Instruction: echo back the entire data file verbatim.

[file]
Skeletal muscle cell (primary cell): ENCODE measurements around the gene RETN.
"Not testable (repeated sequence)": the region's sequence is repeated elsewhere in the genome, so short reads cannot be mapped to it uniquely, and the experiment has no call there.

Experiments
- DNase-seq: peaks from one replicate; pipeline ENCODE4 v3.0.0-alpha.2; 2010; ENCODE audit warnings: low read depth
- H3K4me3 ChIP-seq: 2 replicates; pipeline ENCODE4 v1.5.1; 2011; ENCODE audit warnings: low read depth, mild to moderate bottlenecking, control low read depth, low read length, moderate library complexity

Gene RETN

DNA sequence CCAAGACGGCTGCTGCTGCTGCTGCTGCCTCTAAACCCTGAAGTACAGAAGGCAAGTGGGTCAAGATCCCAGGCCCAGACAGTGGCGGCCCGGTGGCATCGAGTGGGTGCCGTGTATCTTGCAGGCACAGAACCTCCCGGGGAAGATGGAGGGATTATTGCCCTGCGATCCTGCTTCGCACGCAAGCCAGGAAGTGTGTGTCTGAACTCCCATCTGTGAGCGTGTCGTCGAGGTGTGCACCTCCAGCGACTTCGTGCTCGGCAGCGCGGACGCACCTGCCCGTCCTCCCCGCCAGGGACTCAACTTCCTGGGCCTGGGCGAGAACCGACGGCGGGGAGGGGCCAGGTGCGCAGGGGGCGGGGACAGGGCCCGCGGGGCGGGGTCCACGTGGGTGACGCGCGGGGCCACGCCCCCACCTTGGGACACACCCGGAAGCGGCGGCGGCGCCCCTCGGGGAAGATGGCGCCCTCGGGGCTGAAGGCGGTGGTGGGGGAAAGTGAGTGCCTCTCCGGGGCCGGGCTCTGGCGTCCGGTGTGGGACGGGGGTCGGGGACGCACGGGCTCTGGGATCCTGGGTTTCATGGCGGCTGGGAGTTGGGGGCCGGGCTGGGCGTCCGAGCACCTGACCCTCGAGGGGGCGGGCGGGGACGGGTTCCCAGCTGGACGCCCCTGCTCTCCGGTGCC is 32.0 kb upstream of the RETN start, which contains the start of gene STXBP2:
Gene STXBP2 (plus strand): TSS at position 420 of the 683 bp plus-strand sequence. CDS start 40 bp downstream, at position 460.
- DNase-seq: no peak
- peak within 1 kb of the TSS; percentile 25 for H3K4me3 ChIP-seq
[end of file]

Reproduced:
Skeletal muscle cell (primary cell): ENCODE measurements around the gene RETN.
"Not testable (repeated sequence)": the region's sequence is repeated elsewhere in the genome, so short reads cannot be mapped to it uniquely, and the experiment has no call there.

Experiments
- DNase-seq: peaks from one replicate; pipeline ENCODE4 v3.0.0-alpha.2; 2010; ENCODE audit warnings: low read depth
- H3K4me3 ChIP-seq: 2 replicates; pipeline ENCODE4 v1.5.1; 2011; ENCODE audit warnings: low read depth, mild to moderate bottlenecking, control low read depth, low read length, moderate library complexity

Gene RETN

DNA sequence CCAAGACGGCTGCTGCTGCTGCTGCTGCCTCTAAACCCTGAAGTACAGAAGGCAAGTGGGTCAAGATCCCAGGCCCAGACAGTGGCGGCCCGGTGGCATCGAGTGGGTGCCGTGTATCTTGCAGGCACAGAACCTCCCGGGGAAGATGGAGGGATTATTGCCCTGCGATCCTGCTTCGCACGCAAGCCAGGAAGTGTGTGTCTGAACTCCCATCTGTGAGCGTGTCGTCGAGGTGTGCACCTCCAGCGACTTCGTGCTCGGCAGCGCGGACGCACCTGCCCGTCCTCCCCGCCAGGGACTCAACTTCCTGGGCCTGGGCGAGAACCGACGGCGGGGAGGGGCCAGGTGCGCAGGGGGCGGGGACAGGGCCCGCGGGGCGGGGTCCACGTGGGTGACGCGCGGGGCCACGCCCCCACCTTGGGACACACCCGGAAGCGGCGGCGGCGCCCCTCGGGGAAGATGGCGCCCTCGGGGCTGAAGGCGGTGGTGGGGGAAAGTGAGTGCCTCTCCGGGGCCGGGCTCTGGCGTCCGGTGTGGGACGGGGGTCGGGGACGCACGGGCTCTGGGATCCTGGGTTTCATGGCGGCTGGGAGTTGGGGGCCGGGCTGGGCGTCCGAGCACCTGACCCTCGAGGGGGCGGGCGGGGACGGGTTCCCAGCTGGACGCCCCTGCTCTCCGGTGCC is 32.0 kb upstream of the RETN start, which contains the start of gene STXBP2:
Gene STXBP2 (plus strand): TSS at position 420 of the 683 bp plus-strand sequence. CDS start 40 bp downstream, at position 460.
- DNase-seq: no peak
- peak within 1 kb of the TSS; percentile 25 for H3K4me3 ChIP-seq